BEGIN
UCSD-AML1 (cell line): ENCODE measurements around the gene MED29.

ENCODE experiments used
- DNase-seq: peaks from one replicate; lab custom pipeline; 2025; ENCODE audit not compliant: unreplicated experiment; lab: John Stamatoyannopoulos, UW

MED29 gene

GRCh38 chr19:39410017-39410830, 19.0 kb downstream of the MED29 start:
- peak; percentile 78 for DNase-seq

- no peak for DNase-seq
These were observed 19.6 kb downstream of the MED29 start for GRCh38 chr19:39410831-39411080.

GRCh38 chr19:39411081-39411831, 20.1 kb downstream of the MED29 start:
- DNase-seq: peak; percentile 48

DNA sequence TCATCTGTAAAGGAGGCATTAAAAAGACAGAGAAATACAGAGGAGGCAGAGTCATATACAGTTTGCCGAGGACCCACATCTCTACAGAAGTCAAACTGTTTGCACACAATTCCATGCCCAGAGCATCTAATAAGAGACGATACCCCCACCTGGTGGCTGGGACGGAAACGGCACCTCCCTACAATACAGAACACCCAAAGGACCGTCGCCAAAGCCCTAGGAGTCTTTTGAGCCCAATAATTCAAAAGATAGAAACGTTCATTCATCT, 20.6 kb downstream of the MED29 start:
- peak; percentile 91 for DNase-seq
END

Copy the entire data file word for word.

UCSD-AML1 (cell line): ENCODE measurements around the gene MED29.

ENCODE experiments used
- DNase-seq: peaks from one replicate; lab custom pipeline; 2025; ENCODE audit not compliant: unreplicated experiment; lab: John Stamatoyannopoulos, UW

MED29 gene

GRCh38 chr19:39410017-39410830, 19.0 kb downstream of the MED29 start:
- peak; percentile 78 for DNase-seq

- no peak for DNase-seq
These were observed 19.6 kb downstream of the MED29 start for GRCh38 chr19:39410831-39411080.

GRCh38 chr19:39411081-39411831, 20.1 kb downstream of the MED29 start:
- DNase-seq: peak; percentile 48

DNA sequence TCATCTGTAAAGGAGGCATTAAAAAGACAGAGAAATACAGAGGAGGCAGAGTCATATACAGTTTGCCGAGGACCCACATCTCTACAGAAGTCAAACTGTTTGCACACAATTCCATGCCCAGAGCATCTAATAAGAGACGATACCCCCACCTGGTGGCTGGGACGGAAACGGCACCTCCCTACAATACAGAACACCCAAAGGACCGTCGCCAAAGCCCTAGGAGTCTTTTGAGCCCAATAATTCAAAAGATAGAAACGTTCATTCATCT, 20.6 kb downstream of the MED29 start:
- peak; percentile 91 for DNase-seq